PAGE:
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Elon Musk Talks about Falcon 9, Crew Dragon and Working with NASA

On July 19, 2017, SpaceX founder Elon Musk was interviewed at the ISS R&D Conference in Washington, DC. Elon talks about Falcon 9, Reusable Rockets, Crew Dragon and working with NASA.

This video is a capture from the live webcast stream, so the resolution is spotty at times. A better copy will be uploaded when it is available.

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SpaceX Moon Landing within 2 years? Is it possible?

Is a SpaceX Moon Landing within 2 years possible? Elon Musk had an awesome in-depth conversation with space reporter Jeffrey Kluger and if you haven’t absorbed any of this, I found this a really great read. Essentially Elon Musk here suggested ‘Well, this is gonna sound pretty crazy, but I think we could land on the moon in less than two years. Certainly with an uncrewed vehicle I believe we could land on the moon in two years. So then maybe within a year or two of that we could be sending crew. I would say four years at the outside.’

A fairly radical statement I think even for Elon. Could this be true? One things for sure, it is going to be an awesome ride watching all this play out. A permanent lunar base on the moon as a first step to Mars would be amazing. This is a way to prove we are ready for the next huge step to Mars.

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About Elon Reeve Musk-

Born-June 28, 1971 (age 48)
Pretoria, Transvaal, South Africa
Queen's University
Wharton School of the University of Pennsylvania (BS-Economics)
University of Pennsylvania School of Arts and Sciences (BA-Physics)
Occupation - Entrepreneur,investor,engineer
Years active -1995–present
Net worth - US$20.6 billion (June 2019)

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SpaceX Starship Update | Why Elon Musk Wants to Nuke Mars?

SpaceX Starship | Why Elon Musk Wants to Nuke Mars?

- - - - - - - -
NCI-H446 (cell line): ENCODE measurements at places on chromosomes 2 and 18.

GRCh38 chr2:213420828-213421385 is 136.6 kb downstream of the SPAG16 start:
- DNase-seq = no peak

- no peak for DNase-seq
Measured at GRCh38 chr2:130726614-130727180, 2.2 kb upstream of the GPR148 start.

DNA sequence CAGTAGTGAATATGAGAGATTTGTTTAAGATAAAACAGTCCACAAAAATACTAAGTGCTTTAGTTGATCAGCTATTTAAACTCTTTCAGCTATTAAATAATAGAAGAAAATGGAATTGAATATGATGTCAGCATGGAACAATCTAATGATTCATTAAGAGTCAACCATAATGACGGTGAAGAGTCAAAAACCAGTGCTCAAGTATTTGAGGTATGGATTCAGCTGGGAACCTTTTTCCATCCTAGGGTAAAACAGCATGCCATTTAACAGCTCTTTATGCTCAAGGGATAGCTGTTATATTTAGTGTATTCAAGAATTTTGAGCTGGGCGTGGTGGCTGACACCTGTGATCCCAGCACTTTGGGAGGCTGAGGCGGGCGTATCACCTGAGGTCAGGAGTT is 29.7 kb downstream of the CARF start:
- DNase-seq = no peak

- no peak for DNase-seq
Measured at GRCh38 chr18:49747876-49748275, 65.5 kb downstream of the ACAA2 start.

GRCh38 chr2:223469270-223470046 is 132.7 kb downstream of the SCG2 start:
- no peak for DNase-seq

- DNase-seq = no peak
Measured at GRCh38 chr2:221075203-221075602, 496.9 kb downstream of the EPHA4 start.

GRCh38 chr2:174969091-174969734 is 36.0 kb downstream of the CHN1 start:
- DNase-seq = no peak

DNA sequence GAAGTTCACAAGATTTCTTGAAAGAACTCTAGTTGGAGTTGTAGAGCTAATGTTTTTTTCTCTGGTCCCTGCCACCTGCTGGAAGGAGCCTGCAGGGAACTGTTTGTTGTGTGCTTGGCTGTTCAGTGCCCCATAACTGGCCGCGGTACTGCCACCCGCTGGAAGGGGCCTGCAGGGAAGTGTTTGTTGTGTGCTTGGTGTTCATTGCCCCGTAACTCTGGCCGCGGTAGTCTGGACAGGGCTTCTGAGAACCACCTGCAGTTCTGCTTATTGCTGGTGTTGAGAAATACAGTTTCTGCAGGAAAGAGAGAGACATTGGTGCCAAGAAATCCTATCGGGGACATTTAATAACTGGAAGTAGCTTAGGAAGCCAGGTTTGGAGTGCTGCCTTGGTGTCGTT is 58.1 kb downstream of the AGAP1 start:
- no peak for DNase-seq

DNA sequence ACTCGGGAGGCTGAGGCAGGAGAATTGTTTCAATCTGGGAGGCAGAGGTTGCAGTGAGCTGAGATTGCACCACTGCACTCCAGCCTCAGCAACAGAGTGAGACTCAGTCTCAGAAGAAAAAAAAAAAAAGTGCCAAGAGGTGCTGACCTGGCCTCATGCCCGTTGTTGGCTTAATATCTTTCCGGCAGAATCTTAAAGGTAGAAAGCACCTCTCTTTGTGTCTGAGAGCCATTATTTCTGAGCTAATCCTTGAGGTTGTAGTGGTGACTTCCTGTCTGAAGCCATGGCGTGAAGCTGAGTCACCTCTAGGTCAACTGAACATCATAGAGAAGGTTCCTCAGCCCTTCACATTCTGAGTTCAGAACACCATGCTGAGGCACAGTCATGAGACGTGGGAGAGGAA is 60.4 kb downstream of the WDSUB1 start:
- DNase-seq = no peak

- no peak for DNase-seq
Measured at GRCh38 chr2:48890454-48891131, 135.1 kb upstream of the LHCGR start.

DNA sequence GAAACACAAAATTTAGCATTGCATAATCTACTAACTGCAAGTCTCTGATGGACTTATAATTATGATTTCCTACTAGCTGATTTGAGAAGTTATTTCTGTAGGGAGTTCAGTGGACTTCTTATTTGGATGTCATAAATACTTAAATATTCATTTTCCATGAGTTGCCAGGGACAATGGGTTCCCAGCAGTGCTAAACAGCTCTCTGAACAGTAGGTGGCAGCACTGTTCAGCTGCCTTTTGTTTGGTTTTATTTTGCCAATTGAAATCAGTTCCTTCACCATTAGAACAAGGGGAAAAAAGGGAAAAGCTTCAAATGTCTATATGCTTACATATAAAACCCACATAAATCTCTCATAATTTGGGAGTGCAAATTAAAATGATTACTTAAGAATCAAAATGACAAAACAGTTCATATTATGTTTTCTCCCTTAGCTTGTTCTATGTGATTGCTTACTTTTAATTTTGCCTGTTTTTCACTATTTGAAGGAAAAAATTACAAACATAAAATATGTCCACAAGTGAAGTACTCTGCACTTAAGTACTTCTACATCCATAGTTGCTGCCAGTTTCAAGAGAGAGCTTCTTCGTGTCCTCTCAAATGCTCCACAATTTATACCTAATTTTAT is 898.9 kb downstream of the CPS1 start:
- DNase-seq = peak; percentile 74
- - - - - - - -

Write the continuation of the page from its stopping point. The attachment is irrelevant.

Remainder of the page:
In the late hours of Thursday 15th August evening, SpaceX CEO Elon Musk made a bizarre declaration over Twitter.
“Nuke Mars!” he told his 27.8 million followers.
A tech billionaire acquiring nukes to smash into the nearest planet seems like a scrapped James Bond storyline, but Musk has previously claimed there’s scientific merit to the idea. Musk has a different idea about to turn uninhabitable places into lovely new neighborhoods.
Back in 2015, the billionaire famously suggested the best way to ‘terraform’ Mars and make it suitable for human habitation is by hitting it with nuclear weapons.
The theory behind Elon’s plan relies on melting the polar ice caps of Mars to release CO2 into the atmosphere to create a greenhouse effect which increases pressure and temperature. Meaning humans could potentially move around Mars with just a breathing apparatus. Musk’s other idea is a giant, artificial sun that gradually releases the gas over time. Nuclear weapons sounds like a drastic idea, but compared to pulsating suns, it could be both faster and slightly more realistic.
The optics are questionable, to say the very least. During a 2015 appearance on The Late Show with Stephen Colbert, Musk mentioned the same idea and Colbert responded with incredulity: “You’re a supervillain! That’s what a supervillain does!”